Stevens seems unfazed by the predictions. The average F-15 Eagle and F-16 Fighting Falcon are 30 years old and have been used more rigorously since the Sept. 11 attacks, including patrolling the skies domestically, he said recently. "These fleets are aging and need to be replaced," Stevens said. "We think there will be sustained demand for the technology we have in the F/A-22 and F-35."
But the questions about the F/A-22, which is scheduled to replace the F-15 made by Lockheed rival Boeing Co., are more complicated. Some critics wonder whether the F/A-22, which will cost more than $130 million each, is needed given the low-tech conflicts the military is currently fighting. "There is nothing wrong with the word 'overmatch,' " Stevens said.
Lockheed Martin chief executive Robert J. Stevens speaks to employees in Owego, N.Y. Stevens, who took the helm in August, had his share of experience working a shop floor.
(Kevin Rivoli For The Washington Post)
Stevens has taken the helm as Lockheed continues to battle chief rival Boeing in court. Last year, Boeing admitted that a few of its employees had obtained Lockheed's proprietary information during a rocket launch competition, leading the Air Force to punish the firm. Lockheed sued.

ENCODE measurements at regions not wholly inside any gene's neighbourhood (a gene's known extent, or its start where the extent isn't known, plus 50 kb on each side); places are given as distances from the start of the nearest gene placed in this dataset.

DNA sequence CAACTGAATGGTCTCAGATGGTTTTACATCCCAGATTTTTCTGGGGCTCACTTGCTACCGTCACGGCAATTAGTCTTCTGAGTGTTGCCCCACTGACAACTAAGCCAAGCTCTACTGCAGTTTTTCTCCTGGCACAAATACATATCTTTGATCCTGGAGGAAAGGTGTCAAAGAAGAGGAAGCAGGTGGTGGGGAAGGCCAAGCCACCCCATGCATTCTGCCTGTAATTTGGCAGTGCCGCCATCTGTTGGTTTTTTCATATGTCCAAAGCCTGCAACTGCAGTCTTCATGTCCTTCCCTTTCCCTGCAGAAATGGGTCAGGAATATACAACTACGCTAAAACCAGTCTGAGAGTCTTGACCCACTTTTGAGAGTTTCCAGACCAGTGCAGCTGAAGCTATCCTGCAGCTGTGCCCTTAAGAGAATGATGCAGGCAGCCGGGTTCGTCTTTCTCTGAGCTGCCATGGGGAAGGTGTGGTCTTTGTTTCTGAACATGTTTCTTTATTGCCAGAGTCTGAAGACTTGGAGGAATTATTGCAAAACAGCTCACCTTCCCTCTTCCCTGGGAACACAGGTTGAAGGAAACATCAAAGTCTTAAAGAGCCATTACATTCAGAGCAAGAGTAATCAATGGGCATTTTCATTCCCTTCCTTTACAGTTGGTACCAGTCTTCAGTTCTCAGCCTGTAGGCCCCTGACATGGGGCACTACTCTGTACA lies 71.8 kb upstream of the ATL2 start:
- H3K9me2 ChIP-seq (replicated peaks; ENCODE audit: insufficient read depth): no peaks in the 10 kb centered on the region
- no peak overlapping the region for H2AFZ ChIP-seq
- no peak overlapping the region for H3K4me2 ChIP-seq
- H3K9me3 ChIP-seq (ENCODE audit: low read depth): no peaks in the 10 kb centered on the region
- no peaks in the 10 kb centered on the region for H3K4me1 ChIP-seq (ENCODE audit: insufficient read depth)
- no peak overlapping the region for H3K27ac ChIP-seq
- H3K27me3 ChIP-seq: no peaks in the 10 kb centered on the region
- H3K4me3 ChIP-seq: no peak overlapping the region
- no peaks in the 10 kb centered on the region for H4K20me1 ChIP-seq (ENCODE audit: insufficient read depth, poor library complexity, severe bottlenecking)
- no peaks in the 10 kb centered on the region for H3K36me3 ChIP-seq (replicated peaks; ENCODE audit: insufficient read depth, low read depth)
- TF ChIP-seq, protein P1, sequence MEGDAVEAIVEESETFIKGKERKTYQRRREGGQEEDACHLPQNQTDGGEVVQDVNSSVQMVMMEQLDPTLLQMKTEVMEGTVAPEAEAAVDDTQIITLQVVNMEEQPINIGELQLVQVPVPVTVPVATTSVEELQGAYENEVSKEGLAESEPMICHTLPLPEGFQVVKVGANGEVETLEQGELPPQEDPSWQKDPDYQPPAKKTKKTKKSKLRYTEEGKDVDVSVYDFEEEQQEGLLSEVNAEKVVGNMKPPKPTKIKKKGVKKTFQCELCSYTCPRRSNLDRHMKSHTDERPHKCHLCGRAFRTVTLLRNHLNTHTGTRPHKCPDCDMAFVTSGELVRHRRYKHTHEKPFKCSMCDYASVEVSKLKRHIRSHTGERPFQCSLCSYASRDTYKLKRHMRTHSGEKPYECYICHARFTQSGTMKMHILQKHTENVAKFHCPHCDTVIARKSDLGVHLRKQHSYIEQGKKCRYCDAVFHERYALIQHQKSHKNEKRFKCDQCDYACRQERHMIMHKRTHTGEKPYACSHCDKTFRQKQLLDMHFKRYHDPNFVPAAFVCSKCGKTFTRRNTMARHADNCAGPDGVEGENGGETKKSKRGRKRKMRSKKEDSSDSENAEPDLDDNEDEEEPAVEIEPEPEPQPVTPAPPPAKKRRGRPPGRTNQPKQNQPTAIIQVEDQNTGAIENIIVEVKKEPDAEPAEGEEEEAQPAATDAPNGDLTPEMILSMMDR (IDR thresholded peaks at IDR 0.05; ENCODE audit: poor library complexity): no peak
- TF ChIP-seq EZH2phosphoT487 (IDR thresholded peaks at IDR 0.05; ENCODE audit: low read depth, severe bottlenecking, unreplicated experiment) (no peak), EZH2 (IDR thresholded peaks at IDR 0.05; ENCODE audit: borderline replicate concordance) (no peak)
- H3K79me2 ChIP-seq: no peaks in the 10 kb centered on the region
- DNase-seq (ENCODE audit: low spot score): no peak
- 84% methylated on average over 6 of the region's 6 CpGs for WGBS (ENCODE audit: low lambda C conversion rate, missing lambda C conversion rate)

Adding to the complicated relationship, former Air Force procurement official Darlene A. Druyun admitted last month giving Boeing preferential treatment. In one competition Boeing was favored over Lockheed in a bid to upgrade the electronics on the C-130 Hercules transport plane.
Lockheed and other competitors are protesting the C-130 contract. Stevens told employees the company filed its protest in order to get a full accounting of Druyun's actions.
In the close-knit defense industry, where companies compete one day and then cooperate on billion-dollar programs the next, these types of scuffles are unusual. Lockheed has a "professional relationship with Boeing," Stevens said.
"In our business we compete and we cooperate," he said before adding: "You don't see Ford and Chrysler competing on one day and cooperating on the other."
Stevens is also mindful to keep Lockheed out of similar trouble. In speeches to employees, he stresses: "There is nothing that would take the operating momentum away from our company today, to distract us from doing all the things that we need to do, as sure as a violation of ethics and integrity and business conduct."
Stevens follows two chief executives who are legends in the industry -- Vance D. Coffman and Norman R. Augustine. For his part, Stevens will concentrate on the nuts and bolts of management. He acknowledges that his rise to top executive "comes with a good amount of luck, good fortune on my part."
"I wouldn't overestimate the value one person brings, notably me," he said. "It's all about the team."